So we now begin our research in different locations online as well as asking historical societies and libraries about their resources and documents that are not online. Please comment on this blog thread if you have any suggestions or advice for our work ahead.

Update 1/30/19

Could Comfort Smith possibly be a woman? An article titled “The Smith Family Remains” in the historical Hartford Courant leads us to ask the question:

Written for the CourantJ, R. B. (1876, Jul 04). The smith family remains. Hartford Daily Courant (1840-1887) Retrieved from https://search.proquest.com/docview/553926457?accountid=46995


Death notice in Hartford Courant of the daughter of Comfort Smith, 17, reads:

Late Thursday afternoon the dwelling-house of Mr. Daniel Leonard, of Feedinghills was struck with lightning. A daughter of Capt. Comfort Smith, of Suffield, 17 years of age, who was on a visit at Mr. Leonard’s, was almost instantaneously killed by the shock.


Article 7 — no title. (1795, Aug 31). Connecticut Courant (1791-1837) Retrieved from https://search.proquest.com/docview/548488239?accountid=46995

Venture Smith family tree including the marriage of Tamar Loomis (sold by Comfort Smith) & Solomon Smith:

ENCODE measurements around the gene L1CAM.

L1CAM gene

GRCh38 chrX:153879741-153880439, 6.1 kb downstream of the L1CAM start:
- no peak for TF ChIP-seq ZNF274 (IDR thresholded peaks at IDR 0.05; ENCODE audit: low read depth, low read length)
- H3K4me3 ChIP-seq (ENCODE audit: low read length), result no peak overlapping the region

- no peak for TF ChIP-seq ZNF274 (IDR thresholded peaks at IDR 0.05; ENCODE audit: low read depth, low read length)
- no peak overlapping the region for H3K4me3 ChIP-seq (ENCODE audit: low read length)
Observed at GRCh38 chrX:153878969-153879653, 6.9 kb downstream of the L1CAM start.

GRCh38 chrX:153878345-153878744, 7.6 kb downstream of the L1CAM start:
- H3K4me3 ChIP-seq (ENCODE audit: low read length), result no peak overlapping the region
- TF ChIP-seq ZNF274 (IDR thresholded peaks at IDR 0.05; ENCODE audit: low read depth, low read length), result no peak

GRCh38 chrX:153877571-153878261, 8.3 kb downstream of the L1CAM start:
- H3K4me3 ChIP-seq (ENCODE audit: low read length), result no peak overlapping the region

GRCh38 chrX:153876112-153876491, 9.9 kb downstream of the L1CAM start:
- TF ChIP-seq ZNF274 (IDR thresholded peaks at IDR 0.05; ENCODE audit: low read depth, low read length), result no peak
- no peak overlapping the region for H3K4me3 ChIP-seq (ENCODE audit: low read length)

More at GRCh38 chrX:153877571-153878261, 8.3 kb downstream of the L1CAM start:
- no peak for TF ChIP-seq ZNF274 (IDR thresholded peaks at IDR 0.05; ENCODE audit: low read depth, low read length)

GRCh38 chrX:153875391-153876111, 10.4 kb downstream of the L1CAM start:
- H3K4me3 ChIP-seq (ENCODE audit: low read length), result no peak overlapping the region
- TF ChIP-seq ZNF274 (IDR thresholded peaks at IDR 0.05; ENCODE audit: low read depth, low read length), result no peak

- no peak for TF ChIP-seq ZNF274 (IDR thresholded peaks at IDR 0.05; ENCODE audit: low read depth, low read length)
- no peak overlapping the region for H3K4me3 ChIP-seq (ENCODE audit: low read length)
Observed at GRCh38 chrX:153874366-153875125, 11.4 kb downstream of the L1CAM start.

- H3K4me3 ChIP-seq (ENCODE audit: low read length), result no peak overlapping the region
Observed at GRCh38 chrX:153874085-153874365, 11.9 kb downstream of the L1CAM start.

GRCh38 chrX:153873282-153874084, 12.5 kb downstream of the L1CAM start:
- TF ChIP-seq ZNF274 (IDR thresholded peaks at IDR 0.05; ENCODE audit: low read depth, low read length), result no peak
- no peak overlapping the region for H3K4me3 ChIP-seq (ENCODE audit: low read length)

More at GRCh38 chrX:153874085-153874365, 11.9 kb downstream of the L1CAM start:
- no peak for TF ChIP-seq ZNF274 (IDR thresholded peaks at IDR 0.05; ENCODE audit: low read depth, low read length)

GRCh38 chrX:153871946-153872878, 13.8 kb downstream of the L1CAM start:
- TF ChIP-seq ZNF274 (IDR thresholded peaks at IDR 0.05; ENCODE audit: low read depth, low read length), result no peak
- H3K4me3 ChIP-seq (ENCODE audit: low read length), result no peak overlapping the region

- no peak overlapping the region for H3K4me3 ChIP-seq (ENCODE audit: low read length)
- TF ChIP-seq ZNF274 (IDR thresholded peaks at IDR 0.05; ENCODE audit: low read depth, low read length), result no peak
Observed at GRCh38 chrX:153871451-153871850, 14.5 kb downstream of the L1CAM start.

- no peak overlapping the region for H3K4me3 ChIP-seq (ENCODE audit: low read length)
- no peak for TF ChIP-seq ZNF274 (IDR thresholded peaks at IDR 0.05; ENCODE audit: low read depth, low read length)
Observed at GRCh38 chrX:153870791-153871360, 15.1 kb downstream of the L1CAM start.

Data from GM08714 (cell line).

Calvin Philleo: Husband to Prudence Crandall

Can you help us with our research? While many Connecticut residents know the story of Prudence Crandall and how she opened a school to educate young African-American girls in the early 1830s, few know the story of her marriage. Our project-based learning class will investigate her husband, Calvin Wheeler Philleo, because he was also a resident of Suffield. We want to know if more history about their relationship can provide more vital information about our state heroine’s historical record. What was significant about their marriage? We can search more information about him in our local archives. Along with checking Suffield Academy’s archives, we will reach out to members of the Suffield Historical Society and check records in the town hall. While conducting a preliminary research using the Hartford Courant Historical newspaper database, I found these records below. Please leave a comment if you have any suggestions regarding researching this figure.